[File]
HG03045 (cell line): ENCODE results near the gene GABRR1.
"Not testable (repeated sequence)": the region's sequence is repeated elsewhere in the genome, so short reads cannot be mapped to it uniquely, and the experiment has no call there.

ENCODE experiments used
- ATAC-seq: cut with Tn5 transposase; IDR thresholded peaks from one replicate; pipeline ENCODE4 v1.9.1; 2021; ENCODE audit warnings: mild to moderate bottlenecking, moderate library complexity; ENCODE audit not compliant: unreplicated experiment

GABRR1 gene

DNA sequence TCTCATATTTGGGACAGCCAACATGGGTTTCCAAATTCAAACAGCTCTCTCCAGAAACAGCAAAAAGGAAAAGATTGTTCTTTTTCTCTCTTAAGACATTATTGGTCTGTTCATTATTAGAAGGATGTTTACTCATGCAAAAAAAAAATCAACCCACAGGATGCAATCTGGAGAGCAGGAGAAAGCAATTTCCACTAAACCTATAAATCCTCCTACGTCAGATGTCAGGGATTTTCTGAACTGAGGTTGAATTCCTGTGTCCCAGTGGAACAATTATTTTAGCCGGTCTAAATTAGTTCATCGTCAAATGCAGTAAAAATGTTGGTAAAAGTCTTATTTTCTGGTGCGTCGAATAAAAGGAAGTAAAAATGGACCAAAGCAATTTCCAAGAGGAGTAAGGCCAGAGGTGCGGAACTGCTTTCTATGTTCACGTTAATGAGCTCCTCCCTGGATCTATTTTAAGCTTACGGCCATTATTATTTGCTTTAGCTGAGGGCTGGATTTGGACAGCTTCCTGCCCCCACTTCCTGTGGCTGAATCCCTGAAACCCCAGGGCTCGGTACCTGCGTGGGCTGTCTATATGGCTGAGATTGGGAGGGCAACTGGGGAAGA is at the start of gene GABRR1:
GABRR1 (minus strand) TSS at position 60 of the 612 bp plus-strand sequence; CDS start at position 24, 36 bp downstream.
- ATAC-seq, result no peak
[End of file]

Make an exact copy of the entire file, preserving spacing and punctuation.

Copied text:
HG03045 (cell line): ENCODE results near the gene GABRR1.
"Not testable (repeated sequence)": the region's sequence is repeated elsewhere in the genome, so short reads cannot be mapped to it uniquely, and the experiment has no call there.

ENCODE experiments used
- ATAC-seq: cut with Tn5 transposase; IDR thresholded peaks from one replicate; pipeline ENCODE4 v1.9.1; 2021; ENCODE audit warnings: mild to moderate bottlenecking, moderate library complexity; ENCODE audit not compliant: unreplicated experiment

GABRR1 gene

DNA sequence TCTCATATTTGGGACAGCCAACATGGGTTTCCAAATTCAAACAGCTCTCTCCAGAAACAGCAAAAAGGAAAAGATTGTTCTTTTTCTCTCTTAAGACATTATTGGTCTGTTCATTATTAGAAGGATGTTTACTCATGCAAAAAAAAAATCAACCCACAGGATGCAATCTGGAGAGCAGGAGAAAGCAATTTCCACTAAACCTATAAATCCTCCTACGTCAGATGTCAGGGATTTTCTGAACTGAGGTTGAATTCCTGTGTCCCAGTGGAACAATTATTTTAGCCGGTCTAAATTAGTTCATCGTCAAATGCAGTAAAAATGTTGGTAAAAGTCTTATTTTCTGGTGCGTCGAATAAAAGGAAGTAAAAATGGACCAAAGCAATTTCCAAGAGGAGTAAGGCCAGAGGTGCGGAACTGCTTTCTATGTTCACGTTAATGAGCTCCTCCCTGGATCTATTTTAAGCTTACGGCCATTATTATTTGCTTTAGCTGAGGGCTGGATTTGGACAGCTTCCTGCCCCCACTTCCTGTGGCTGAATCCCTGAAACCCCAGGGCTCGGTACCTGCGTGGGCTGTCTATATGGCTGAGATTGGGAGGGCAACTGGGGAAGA is at the start of gene GABRR1:
GABRR1 (minus strand) TSS at position 60 of the 612 bp plus-strand sequence; CDS start at position 24, 36 bp downstream.
- ATAC-seq, result no peak